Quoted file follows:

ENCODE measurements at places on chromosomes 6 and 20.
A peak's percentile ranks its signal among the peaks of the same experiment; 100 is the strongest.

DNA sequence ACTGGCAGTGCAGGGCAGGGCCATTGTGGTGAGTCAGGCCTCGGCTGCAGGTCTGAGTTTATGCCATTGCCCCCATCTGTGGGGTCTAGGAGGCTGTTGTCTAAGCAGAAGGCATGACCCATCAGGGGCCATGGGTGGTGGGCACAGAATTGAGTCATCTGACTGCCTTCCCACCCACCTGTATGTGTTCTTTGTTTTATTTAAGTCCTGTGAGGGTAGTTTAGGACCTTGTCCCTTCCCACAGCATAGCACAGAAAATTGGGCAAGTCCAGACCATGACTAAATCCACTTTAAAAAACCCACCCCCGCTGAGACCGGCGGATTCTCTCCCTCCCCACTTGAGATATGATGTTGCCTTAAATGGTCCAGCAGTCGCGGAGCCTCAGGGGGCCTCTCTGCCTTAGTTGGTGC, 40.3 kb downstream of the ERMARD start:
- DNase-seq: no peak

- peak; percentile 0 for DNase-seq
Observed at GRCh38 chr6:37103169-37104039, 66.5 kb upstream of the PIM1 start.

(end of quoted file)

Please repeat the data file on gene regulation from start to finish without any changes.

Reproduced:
ENCODE measurements at places on chromosomes 6 and 20.
A peak's percentile ranks its signal among the peaks of the same experiment; 100 is the strongest.

DNA sequence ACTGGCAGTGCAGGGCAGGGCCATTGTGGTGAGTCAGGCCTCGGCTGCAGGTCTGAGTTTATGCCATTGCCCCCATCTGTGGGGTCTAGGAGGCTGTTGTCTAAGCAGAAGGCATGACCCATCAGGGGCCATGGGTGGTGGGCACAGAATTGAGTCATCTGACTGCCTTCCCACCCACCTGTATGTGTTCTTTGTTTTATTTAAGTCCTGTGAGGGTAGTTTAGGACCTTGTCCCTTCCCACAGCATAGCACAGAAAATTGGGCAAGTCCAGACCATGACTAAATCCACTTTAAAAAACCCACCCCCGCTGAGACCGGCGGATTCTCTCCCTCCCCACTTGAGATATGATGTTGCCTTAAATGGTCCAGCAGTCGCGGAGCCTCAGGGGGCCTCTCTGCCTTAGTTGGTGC, 40.3 kb downstream of the ERMARD start:
- DNase-seq: no peak

- peak; percentile 0 for DNase-seq
Observed at GRCh38 chr6:37103169-37104039, 66.5 kb upstream of the PIM1 start.